Severe anemia linked to poorer heart surgery outcomes
Adults undergoing cardiac surgery who have moderate-to-severe preoperative anemia have significantly increased morbidity and mortality compared with non-severely anemic patients, according to research published in the October issue of the Annals of Thoracic Surgery.
(HealthDay)—Adults undergoing cardiac surgery who have moderate-to-severe preoperative anemia have significantly increased morbidity and mortality compared with non-severely anemic patients, according to research published in the October issue of the Annals of Thoracic Surgery.
Marco Ranucci, M.D., of the Istituto di Ricovero e Cura a Carattere Scientifico Policlinico San Donato in Milan, and colleagues conducted a retrospective study to examine postoperative outcomes for 401 adult patients with severe preoperative anemia (hematocrit <30 percent) who underwent cardiac surgery. Postoperative morbidity and mortality were compared with those of a control group of 401 propensity matched non-severely anemic patients.
The researchers found that preoperative comorbidities and operative details were comparable between the groups. For patients with severe preoperative anemia, there was a significantly higher rate of stroke (1 versus 0 percent; P = 0.045), major morbidity (27.4 versus 17.5 percent; P = 0.001), and operative mortality (12.7 versus 7.5 percent; P = 0.014). These results were confirmed on additional analysis which included patients with moderate preoperative anemia.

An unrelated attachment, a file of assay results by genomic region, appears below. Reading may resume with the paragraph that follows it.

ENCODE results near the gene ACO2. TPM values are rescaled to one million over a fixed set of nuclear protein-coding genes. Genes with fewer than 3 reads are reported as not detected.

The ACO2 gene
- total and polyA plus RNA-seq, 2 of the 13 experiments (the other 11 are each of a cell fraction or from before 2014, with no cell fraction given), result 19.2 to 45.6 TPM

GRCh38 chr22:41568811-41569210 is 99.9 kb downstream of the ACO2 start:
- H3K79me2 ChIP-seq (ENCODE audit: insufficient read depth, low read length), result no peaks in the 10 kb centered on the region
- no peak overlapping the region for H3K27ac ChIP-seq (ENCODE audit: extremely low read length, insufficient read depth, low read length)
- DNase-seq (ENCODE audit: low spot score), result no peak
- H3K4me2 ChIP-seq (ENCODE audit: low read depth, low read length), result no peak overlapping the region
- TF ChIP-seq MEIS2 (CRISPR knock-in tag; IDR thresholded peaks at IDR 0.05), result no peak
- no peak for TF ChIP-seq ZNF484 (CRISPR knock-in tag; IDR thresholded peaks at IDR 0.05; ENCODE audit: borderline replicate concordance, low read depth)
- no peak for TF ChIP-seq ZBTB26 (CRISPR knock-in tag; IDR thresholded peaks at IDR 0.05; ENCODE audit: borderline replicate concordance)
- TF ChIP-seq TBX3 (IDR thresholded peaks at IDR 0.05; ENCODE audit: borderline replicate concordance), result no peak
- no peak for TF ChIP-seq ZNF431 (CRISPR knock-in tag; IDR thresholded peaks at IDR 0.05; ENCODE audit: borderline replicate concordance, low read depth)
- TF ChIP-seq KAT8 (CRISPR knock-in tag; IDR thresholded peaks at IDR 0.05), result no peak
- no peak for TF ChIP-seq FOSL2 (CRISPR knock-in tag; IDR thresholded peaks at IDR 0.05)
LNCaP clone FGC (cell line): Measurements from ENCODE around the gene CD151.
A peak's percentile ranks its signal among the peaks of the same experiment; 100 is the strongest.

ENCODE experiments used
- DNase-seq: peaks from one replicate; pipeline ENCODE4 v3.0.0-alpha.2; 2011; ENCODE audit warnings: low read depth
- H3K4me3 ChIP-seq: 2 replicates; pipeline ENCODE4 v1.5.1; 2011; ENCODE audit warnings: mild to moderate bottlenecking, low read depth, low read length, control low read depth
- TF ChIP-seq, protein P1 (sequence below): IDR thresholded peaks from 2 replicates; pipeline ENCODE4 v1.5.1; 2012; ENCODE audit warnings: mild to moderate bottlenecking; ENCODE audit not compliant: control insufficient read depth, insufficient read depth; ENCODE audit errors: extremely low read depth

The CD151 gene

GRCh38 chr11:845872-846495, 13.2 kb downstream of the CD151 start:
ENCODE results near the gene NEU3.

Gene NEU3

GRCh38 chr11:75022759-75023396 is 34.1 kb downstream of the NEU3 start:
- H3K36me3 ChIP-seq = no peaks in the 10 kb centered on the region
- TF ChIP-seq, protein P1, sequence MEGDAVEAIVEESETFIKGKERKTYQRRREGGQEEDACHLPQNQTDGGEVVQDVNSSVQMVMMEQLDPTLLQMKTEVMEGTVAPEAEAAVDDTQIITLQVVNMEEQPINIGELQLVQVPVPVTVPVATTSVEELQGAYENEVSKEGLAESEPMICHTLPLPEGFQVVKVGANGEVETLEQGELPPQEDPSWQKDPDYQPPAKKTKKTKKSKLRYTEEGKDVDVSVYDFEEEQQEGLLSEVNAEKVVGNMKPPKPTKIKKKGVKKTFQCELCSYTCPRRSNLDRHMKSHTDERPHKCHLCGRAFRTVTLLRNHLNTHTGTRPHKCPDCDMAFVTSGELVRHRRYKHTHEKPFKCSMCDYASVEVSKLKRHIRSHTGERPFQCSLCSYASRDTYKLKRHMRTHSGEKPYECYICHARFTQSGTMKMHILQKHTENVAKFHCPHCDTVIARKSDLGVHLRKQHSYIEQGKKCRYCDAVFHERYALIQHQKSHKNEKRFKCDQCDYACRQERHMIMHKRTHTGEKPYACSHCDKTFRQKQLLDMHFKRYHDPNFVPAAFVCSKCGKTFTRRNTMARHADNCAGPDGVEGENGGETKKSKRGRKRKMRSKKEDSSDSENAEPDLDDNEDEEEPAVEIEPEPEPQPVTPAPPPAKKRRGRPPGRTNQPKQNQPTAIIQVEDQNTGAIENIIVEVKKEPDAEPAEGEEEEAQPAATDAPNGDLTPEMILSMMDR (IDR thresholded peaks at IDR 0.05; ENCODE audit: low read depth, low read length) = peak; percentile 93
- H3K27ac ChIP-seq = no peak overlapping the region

"Moderate-to-severe preoperative anemia is a risk factor for major morbidity and operative mortality in adult cardiac operations," the authors write. "This finding is confirmative of the role of preoperative anemia in determining adverse events in major non-cardiac operations."
Journal reference: Annals of Thoracic Surgery
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